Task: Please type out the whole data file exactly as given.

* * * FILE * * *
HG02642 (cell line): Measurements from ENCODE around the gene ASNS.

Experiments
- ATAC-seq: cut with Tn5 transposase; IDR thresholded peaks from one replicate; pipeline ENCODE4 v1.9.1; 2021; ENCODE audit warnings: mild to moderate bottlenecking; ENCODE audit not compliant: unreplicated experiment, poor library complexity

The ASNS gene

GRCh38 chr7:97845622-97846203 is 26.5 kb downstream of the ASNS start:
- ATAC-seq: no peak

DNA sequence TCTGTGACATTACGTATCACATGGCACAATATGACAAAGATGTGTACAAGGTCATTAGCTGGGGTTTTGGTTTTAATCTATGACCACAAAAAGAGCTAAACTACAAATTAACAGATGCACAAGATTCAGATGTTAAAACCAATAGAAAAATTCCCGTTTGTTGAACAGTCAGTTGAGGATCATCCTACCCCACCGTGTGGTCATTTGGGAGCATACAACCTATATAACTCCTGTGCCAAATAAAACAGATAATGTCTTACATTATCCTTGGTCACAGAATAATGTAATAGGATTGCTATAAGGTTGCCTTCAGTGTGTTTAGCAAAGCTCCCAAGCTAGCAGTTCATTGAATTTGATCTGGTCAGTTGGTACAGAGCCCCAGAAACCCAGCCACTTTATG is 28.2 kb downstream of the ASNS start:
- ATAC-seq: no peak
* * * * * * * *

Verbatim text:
HG02642 (cell line): Measurements from ENCODE around the gene ASNS.

Experiments
- ATAC-seq: cut with Tn5 transposase; IDR thresholded peaks from one replicate; pipeline ENCODE4 v1.9.1; 2021; ENCODE audit warnings: mild to moderate bottlenecking; ENCODE audit not compliant: unreplicated experiment, poor library complexity

The ASNS gene

GRCh38 chr7:97845622-97846203 is 26.5 kb downstream of the ASNS start:
- ATAC-seq: no peak

DNA sequence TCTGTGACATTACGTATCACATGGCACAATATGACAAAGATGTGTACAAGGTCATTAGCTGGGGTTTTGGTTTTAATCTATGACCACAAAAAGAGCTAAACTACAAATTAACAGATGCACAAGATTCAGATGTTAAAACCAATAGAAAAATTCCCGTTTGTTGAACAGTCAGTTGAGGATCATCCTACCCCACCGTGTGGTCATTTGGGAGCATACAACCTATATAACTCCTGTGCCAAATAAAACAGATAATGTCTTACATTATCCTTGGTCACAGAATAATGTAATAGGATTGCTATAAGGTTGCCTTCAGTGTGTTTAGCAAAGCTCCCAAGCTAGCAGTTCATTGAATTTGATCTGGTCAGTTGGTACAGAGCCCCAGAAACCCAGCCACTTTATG is 28.2 kb downstream of the ASNS start:
- ATAC-seq: no peak